Speaker of the House Paul Ryan, a Republican from Wisconsin,...

Speaker of the House Paul Ryan, a Republican from Wisconsin, center, signs a Tax Cuts and Jobs Act next to Senator Orrin Hatch, a Republican from Utah, center right, during an enrollment ceremony at the U.S. Capitol in Washington, D.C., U.S., on Thursday, Dec. 21, 2017. Credit: Bloomberg / Aaron P. Bernstein

Republicans in Congress celebrated the passage of the biggest rewrite of the U.S. tax code in decades Wednesday, with President Donald Trump calling it a “Christmas gift for hard-working Americans.” Workers will see the first glimpse of a tax cut in February at the earliest, but it won’t be until 2019 — when people file their taxes for next year — that most will know whether they will pay more or less to the federal government.

In the meantime, tax attorneys, accountants and corporate payroll departments are scrambling to adjust to changes that won’t be official until Trump signs the bill in January.

Homeowners are already peppering local officials with questions about whether they can — and should — prepay their 2018 property taxes in the less than a dozen days left in 2017, before new limits on such deductions take effect. Others are asking their accountants whether there are expenses — such as moving costs — that they should pay now before they are no longer eligible for preferential tax treatment.

Much of the confusion is the result of how quickly Republican lawmakers were able to pass the legislation.

“I have been a tax attorney over 40 years. I have seen plenty of tax bills. This is unprecedented,” said Robert Willens, a New York-based tax consultant.

Steven Rosenthal, a senior fellow at the nonpartisan Tax Policy Center, was just one year out of law school in 1986 when Congress last passed a significant revision of the tax code. He, and hundreds of other tax attorneys, spent years watching that process unfold, Rosenthal recalled.

This time, “there hasn’t been the deliberate and slow unfolding [of the legislation] like there was in ’86,” he said. “The whole process has been so opaque and so rushed that few people understand what has been going on.”

The new tax legislation, which delivers deep and permanent tax cuts to corporations and temporary relief to individuals, was hammered out by Republicans in a matter of months, delivering Trump his first major legislative victory on an issue many expected would not be resolved until 2018, if at all.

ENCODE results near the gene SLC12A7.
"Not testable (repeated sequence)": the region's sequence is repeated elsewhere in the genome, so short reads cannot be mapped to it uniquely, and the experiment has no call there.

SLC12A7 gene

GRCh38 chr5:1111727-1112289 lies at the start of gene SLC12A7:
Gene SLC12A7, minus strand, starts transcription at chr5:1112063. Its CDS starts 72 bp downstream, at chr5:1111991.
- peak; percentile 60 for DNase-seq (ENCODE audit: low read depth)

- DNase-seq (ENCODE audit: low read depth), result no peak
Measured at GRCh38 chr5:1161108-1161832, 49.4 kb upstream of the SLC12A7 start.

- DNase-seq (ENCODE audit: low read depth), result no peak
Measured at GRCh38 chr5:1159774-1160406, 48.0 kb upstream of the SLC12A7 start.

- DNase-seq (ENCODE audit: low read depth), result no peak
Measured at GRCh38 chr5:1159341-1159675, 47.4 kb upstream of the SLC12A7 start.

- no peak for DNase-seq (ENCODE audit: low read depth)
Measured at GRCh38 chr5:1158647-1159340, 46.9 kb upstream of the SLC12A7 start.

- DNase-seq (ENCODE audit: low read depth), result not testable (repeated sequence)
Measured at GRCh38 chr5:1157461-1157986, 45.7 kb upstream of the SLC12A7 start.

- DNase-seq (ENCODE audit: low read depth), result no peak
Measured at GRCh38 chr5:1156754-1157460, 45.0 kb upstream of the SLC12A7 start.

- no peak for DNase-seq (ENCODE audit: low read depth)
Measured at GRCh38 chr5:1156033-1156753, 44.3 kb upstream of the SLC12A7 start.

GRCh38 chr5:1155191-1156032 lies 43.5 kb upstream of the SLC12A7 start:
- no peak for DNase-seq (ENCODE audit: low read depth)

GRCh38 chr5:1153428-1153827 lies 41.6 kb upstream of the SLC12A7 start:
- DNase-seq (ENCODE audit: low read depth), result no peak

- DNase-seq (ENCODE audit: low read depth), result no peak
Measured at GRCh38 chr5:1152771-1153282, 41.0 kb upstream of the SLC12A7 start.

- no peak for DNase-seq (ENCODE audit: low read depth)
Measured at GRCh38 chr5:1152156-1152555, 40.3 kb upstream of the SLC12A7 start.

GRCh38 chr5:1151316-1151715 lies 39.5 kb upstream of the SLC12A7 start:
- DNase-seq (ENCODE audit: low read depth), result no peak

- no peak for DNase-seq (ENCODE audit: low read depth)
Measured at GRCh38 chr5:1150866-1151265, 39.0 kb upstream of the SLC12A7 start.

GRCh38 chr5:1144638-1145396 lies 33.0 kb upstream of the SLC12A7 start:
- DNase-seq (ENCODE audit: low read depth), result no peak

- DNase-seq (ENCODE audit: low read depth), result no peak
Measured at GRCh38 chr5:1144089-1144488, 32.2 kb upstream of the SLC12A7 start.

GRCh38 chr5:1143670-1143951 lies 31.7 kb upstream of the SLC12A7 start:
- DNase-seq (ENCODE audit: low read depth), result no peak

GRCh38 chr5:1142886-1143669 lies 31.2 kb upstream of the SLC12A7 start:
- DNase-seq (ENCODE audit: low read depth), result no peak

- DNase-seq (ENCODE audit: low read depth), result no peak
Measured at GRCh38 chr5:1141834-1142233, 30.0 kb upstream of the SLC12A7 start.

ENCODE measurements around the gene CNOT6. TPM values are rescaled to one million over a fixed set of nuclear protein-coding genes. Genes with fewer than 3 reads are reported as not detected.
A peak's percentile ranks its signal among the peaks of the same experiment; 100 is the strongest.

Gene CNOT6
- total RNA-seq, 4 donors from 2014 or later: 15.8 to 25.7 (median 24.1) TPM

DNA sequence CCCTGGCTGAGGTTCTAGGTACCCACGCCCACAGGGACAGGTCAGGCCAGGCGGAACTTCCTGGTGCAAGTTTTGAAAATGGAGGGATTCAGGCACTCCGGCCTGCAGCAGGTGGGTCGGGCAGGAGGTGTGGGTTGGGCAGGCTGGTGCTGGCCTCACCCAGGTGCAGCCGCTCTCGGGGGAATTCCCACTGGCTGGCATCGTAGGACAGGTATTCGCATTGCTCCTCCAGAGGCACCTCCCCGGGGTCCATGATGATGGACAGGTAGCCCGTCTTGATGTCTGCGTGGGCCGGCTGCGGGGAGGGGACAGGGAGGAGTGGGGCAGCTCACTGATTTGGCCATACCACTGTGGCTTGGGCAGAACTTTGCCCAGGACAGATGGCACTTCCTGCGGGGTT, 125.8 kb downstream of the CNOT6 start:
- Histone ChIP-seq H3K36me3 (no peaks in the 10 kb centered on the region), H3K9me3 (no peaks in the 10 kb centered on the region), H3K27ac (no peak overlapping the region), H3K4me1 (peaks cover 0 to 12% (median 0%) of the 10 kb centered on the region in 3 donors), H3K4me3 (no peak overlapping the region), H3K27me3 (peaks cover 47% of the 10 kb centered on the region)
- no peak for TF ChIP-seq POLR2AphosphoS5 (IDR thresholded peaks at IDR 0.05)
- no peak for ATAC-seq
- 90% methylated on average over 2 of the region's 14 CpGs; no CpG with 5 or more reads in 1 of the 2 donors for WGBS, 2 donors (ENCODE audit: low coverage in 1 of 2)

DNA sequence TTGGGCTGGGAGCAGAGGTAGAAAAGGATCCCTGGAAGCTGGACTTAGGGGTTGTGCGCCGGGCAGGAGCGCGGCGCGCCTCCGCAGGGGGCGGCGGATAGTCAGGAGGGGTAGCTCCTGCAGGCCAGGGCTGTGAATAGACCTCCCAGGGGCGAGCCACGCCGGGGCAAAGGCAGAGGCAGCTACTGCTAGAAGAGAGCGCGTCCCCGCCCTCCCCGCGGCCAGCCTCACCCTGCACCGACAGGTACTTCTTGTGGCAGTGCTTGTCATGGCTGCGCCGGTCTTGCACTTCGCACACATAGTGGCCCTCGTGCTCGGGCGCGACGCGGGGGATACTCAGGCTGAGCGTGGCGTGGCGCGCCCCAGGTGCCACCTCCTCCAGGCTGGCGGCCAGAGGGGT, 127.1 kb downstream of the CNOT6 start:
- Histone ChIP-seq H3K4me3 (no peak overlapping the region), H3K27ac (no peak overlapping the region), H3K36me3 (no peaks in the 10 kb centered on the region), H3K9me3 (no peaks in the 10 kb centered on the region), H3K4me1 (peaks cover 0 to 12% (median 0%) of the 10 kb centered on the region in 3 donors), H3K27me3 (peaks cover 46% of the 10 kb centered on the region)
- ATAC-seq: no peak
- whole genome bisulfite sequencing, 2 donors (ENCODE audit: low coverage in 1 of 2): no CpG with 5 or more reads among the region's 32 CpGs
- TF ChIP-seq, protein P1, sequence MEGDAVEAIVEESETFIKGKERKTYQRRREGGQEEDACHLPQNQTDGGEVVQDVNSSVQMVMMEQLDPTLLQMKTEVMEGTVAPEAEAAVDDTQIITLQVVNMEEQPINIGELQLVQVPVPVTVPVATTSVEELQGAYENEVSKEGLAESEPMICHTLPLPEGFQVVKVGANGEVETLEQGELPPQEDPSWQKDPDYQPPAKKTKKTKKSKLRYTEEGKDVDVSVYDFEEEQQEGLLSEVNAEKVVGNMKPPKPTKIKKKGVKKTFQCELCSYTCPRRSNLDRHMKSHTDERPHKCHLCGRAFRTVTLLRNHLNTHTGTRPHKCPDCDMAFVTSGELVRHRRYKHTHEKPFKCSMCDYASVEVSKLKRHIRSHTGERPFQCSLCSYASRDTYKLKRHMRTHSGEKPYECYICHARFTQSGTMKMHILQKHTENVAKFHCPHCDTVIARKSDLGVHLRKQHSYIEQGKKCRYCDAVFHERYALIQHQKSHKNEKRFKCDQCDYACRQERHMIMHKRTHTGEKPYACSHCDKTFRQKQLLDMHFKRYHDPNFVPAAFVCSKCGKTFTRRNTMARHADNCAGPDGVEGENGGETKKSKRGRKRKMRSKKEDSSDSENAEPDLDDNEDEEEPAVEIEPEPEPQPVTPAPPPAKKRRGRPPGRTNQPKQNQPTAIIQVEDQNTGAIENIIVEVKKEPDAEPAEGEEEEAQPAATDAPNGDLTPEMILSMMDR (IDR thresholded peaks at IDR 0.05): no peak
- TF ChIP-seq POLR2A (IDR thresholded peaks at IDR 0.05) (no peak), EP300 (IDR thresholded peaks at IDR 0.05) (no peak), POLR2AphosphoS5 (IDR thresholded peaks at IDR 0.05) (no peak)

It is a double-edged sword for some business owners. Griff Paper and Film, a 100-person distributor in Philadelphia, plans to take advantage of the favorable tax treatment the law provides for “pass-through” corporations and use the savings to buy new equipment, hire more employees, and train the company’s interns to become long-term workers.

But the slow rollout is proving problematic. The Internal Revenue Service has yet to issue guidance on how the company should handle its payroll, for instance.

With little more than a week left in 2017, some individuals are racing to decide whether to take advantage of the changes before the IRS has even finalized the details. The new tax legislation, for instance, would cap deductions for state, local and property taxes at $10,000, prompting a Montgomery County lawmaker to urge the county to help residents prepay their property taxes before the end of the year.

Tax attorneys, meanwhile, said they have heard from clients who plan to accelerate charitable contributions this year because they might not need the deduction next year to lower their tax bill. Others are pondering whether to delay receiving income until 2018, when it could potentially be taxed at a lower rate.

For many people, the law renders obsolete the calculations companies use to withhold taxes from their paychecks, potentially leading some workers to not set aside enough for federal taxes and face a penalty. The American Payroll Association is warning of a potential “disaster” as companies wait to update their computer systems to reflect the changes.

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